Whose face are we trying to save?

Rukhsana's conduct is a disturbing portrayal of gratitude towards a woman who highlighted her dilemmas globally.

Taha Kerar July 02, 2012
Bina Shah has raised some pertinent points in her op-ed for The Express Tribune. Refusing to accept the allegations levelled against Sharmeen Obaid-Chinoy, she implies that Rukhsana is being threatened by her family to claim financial compensation from the documentary film-maker.

More significantly, Bina asserts that this reality has been obscured by the elite-bashing and a more cohesive approach is needed to understand this issue.

Ironically, the op-ed has been criticised for propagating the same elitist narrative that it condemns. This reflects the inconvenient truth about our nation being constantly obsessed with defending the underdog rather than objectively examining the facts.

While I admit that Rukhsana’s plight reflects a serious human rights violation, Sharmeen Obaid-Chinoy is not her perpetrator.

Instead she is the dynamic force that has brought Rukhsana’s traumatic story to an international audience. The culprits, in this case, are the socio-economic problems that plague the common man and the prevalent position of patriarchy in our society which threatens women into submission.

These have produced an array of challenges which have led the couple to seek financial compensation through unscrupulous means from Sharmeen Obaid-Chinoy. Rukhsana and her husband are demanding a five-marla (126 square-metre) house, Rs3,000,000 and plastic surgery to compensate them for their roles in the film.

Some observations can be drawn from the evidence that is available to us in relation to this conundrum.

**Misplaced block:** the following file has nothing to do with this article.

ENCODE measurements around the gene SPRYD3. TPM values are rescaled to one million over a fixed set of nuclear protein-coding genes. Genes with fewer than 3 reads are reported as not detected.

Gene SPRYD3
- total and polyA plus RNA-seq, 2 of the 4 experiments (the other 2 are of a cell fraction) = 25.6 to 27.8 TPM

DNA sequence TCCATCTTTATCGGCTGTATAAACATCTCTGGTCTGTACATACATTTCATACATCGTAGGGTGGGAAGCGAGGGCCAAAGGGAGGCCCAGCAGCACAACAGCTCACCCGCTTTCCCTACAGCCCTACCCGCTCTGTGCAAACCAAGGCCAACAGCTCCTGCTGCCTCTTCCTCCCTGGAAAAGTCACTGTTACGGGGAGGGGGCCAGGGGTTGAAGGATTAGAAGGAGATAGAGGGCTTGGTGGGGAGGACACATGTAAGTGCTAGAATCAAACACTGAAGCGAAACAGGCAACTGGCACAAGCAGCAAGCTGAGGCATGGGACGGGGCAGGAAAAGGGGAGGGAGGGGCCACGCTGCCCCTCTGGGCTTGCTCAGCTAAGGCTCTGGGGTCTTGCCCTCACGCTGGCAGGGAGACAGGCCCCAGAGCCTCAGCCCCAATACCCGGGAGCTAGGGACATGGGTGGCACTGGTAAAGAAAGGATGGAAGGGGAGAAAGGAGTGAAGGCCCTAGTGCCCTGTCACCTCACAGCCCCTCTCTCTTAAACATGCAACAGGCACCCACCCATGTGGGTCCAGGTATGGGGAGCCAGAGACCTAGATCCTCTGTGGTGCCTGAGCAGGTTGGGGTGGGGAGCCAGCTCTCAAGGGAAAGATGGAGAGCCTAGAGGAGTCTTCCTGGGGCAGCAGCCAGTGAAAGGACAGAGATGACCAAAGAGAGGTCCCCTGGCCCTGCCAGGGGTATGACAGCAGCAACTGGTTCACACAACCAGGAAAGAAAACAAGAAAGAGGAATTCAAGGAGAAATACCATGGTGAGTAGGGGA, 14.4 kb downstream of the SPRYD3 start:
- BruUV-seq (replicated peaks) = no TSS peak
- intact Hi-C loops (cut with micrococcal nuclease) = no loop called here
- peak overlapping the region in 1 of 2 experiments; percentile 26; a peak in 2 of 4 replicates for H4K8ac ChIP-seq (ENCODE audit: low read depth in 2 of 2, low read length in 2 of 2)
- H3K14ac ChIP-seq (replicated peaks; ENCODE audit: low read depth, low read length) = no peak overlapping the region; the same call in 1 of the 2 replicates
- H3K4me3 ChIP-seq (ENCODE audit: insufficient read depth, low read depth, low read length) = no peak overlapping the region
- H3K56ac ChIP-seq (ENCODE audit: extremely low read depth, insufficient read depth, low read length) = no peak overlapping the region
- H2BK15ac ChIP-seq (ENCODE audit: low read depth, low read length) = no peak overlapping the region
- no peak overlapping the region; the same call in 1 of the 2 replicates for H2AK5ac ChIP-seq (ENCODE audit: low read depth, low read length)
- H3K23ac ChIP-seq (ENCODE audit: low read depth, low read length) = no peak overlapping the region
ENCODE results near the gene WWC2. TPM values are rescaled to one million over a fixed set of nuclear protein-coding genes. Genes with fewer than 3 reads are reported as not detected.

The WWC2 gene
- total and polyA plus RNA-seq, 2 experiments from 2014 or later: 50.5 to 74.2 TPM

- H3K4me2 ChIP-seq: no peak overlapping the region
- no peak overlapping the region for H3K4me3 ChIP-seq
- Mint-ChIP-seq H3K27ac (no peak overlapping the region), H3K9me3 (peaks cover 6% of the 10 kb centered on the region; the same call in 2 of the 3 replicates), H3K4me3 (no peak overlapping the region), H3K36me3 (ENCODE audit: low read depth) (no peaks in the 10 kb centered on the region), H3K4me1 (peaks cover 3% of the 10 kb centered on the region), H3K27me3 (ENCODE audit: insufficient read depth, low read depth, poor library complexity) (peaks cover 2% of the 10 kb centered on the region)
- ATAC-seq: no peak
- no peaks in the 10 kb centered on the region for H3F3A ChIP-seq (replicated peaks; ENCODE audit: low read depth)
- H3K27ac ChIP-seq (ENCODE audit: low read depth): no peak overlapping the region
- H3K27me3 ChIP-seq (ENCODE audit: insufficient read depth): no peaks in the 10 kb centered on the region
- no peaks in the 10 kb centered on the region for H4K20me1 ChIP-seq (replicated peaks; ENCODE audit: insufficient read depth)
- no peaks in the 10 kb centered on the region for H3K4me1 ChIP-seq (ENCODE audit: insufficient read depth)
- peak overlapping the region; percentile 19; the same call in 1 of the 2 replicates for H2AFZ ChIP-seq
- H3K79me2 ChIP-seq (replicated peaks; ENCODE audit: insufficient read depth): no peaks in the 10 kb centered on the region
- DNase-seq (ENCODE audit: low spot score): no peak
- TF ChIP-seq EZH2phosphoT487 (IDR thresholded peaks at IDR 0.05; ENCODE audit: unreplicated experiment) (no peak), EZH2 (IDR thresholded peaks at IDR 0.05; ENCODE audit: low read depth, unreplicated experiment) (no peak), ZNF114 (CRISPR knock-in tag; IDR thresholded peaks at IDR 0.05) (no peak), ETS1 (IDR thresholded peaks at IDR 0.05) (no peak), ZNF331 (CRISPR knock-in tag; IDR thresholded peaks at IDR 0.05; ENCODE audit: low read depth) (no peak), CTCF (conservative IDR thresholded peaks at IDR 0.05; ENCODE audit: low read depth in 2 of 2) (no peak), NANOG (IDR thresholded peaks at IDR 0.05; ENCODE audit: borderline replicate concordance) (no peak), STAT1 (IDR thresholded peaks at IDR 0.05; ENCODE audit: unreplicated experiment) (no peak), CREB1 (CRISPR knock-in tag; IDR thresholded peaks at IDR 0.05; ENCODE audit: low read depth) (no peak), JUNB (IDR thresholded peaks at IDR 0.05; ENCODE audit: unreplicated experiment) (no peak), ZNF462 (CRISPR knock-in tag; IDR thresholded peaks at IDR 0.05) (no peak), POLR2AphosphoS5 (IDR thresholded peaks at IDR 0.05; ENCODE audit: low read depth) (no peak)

It must be noted that prior to filming, Rukhsana and her husband agreed to appear in Saving Face and were asked to sign a consent form. As a result, they were aware of the nature and content of the documentary and willingly decided to make an appearance in it.

While Rukhsana and her husband expected to receive financial compensation for featuring in the documentary, this is not a common practice, or even a point of law to sue the film-maker, unless it had been promised to her in writing.

According to Sharmeen, no such promises were made. Quite the opposite, however, took place; a donor for the film offered to buy the couple a house to which, Rukhsana and her husband refused– ostensibly with the intention of extorting more money from the Oscar award-winning film-maker. Although it isn’t fair to presuppose anyone’s intentions in such matters, but Rukhsana’s sudden change of attitude towards Saving Face opens up a portal to such assertions.


When the documentary was released, she was delighted that someone had finally summoned the strength to portray such forms of exploitation as a raw and searing reality. Rukhsana’s recent diatribe against Sharmeen is in direct contradiction to her adulation for the film. This sudden change of heart reveals the shocking degree to which female exploitation pervades in our society. However, it does not come as a surprise as many women are victims of domestic abuse and subsequently accept such maltreatment as their destiny.

On the flip side of the coinSaving Face presents an honest appraisal of how Rukhsana’s husband used brute force to ensure that she does not walk out on him and even threatened to separate her from her daughter. Call it scepticism or even a mere conjecture, but it seems all the more likely that Rukhsana’s husband has exerted extreme pressure on her to tarnish Sharmeen Obaid-Chinoy’s reputation in hopes to extract money from her.

Despite the fact that people sympathise with Rukhsana for the quagmire she finds herself in, her conduct is a disturbing portrayal of gratitude towards a woman who highlighted her dilemmas on a global scale.